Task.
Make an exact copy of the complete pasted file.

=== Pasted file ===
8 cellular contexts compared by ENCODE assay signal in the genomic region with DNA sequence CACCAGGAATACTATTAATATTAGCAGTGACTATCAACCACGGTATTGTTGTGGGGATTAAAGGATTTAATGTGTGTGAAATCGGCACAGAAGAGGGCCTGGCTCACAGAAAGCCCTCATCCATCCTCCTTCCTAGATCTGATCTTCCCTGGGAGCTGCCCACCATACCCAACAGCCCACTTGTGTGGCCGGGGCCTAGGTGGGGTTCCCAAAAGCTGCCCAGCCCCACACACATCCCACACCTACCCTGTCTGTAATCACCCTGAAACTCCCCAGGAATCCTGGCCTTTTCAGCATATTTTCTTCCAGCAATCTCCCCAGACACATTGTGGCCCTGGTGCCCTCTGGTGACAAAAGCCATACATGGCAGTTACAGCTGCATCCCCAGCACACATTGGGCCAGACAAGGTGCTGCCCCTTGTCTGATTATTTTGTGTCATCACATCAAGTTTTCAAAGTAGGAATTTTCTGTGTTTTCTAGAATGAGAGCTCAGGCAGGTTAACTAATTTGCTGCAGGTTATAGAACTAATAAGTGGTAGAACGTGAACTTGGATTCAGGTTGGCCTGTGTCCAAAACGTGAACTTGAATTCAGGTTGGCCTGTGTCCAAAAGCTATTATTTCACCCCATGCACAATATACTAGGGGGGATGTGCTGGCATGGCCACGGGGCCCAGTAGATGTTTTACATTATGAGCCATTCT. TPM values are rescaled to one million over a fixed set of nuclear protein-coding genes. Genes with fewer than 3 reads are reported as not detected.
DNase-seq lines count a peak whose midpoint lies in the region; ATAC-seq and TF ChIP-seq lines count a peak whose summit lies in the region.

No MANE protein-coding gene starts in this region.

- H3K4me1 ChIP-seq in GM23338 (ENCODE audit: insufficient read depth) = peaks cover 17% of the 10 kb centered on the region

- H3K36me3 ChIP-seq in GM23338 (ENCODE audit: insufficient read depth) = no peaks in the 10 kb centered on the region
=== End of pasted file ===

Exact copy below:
8 cellular contexts compared by ENCODE assay signal in the genomic region with DNA sequence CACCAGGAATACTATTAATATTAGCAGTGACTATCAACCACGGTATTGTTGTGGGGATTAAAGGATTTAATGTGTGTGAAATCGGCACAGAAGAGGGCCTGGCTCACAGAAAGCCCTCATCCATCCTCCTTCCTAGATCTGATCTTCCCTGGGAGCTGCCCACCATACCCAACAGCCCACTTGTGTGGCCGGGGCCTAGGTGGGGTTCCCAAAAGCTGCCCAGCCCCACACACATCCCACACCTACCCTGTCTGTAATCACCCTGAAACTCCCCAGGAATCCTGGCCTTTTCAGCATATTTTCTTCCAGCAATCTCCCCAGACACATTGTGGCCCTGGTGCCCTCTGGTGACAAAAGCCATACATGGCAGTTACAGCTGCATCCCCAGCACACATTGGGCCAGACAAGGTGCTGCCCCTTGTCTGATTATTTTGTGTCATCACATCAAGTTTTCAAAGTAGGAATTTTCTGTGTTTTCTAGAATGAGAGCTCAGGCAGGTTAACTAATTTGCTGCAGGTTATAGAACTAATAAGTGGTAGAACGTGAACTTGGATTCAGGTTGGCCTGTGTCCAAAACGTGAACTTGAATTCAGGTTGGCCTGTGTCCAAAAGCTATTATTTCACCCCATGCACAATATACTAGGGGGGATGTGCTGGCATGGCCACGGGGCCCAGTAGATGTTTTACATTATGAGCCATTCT. TPM values are rescaled to one million over a fixed set of nuclear protein-coding genes. Genes with fewer than 3 reads are reported as not detected.
DNase-seq lines count a peak whose midpoint lies in the region; ATAC-seq and TF ChIP-seq lines count a peak whose summit lies in the region.

No MANE protein-coding gene starts in this region.

- H3K4me1 ChIP-seq in GM23338 (ENCODE audit: insufficient read depth) = peaks cover 17% of the 10 kb centered on the region

- H3K36me3 ChIP-seq in GM23338 (ENCODE audit: insufficient read depth) = no peaks in the 10 kb centered on the region